The exchange rate can be understood as the price of one currency in terms of another currency. It is the ratio between two currencies, the rate at which one can be exchanged for another. This ratio is very important since it is widely used when dealing with international payments or transfers, as well as when analysing open economies.
We have to distinguish between the base and the counter currency. In the adjacent example, currency A (CA) would be the counter currency while currency B (CB) would be the base currency.
Exchange rates are usually shown in terms of the base currency, being this a direct quotation if CA is the currency of our home country. This means, how many units of currency A I can get for one unit of currency B. The dollar is the most widely used currency as base currency, followed by the euro. Therefore, the exchange rate with another currency would be shown as follows:
Exchanges rates can also be expressed using indirect quotation, which might make more sense depending on each people’s needs:
Nominal vs. Real exchange rate:
We can make a distinction between nominal and realexchange rates.
The nominal exchange rate determines the price of the domestic currency in terms of the number of units of a foreign currency. In other words, the rate at which someone can trade the currency of their country for the currency of some other country. When we can buy an increasing number of units of foreign currency with the same amount of our domestic currency, our country’s currency is undergoing an appreciation. Conversely, when we can buy a decreasing number of units of foreign currency, our country’s currency is experiencing depreciation.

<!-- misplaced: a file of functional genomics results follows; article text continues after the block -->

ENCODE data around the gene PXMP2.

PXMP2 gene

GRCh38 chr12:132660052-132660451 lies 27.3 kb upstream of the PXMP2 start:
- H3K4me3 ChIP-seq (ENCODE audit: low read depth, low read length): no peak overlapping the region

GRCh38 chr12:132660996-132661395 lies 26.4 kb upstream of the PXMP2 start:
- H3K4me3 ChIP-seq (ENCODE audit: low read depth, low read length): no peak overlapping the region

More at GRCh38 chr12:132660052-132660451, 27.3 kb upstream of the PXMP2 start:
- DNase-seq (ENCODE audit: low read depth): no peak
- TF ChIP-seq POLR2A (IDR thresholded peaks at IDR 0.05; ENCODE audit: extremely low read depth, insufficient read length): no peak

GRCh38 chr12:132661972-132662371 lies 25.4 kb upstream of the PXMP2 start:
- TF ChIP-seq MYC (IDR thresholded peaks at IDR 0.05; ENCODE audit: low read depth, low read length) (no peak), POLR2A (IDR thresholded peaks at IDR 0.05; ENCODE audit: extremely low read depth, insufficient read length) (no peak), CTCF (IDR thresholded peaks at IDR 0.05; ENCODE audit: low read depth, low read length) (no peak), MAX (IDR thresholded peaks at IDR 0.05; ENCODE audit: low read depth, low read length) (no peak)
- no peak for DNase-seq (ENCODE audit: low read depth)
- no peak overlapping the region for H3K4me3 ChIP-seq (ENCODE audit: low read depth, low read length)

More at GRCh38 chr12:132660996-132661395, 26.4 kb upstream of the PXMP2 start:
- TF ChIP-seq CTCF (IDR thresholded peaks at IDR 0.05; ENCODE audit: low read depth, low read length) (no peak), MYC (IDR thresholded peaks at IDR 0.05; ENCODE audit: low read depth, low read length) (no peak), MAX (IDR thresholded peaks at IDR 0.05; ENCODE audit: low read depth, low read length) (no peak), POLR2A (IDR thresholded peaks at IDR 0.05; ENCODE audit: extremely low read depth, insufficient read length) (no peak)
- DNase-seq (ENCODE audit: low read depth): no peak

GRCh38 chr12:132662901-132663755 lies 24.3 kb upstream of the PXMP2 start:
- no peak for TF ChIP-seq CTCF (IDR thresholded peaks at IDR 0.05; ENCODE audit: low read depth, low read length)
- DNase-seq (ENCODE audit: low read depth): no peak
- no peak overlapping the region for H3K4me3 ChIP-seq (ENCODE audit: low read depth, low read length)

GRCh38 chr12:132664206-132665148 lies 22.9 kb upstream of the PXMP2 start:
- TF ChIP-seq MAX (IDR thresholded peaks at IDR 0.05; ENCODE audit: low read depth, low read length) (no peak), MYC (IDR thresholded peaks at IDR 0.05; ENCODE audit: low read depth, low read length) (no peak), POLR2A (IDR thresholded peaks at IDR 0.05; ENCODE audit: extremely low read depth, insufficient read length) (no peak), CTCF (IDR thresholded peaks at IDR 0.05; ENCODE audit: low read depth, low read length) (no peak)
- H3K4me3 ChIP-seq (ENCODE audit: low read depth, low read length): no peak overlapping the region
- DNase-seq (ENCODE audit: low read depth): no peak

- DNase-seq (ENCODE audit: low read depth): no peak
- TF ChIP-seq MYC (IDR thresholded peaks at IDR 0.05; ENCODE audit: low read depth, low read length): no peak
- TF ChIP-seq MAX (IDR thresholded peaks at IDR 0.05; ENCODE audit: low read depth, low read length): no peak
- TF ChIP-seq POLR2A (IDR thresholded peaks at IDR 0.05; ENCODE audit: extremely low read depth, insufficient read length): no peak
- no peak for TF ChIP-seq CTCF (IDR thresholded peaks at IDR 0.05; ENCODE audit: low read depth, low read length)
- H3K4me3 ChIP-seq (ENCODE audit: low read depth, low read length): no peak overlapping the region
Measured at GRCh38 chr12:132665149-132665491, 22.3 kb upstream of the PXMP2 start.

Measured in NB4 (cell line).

The difference between the nominal and the real exchange rate is that the real exchange rate takes into account the domestic and foreign prices, as summarized in the following formula:
This real exchange rate quantifies the price of a basket of goods and services available in one country relative to the same basket of goods and services available in the foreign country. An easy way to understand real exchange rates and purchasing-power parity is using the BigMac index, which expresses costs of living by comparing BigMac prices over the world.
Fixed vs. Flexible exchange rates:
Depending on whether or not the exchange rate is constant over time we are in a fixed or flexible exchange rate system.
In a fixed exchange rate system, the central bank sets, explicitly or implicitly, a particular exchange rate. To achieve this goal, monetary policy is used, increasing or decreasing the amount of money in the economy. A reduction in the exchange rate is called devaluation and an increase revaluation. Another option is fixing the currency of a particular country to a basket of currencies.
When the exchange rate system is flexible, the currency floats freely, so the international currency market sets its value. In this case we speak of depreciation when we have a reduction in the exchange rate and of appreciation when we have an increase. Fluctuations help moderate the effects of foreign economic cycles, automatically adjusting the balance of payments. Nowadays, most economies in the world have flexible exchange systems, or are really close to a floating system.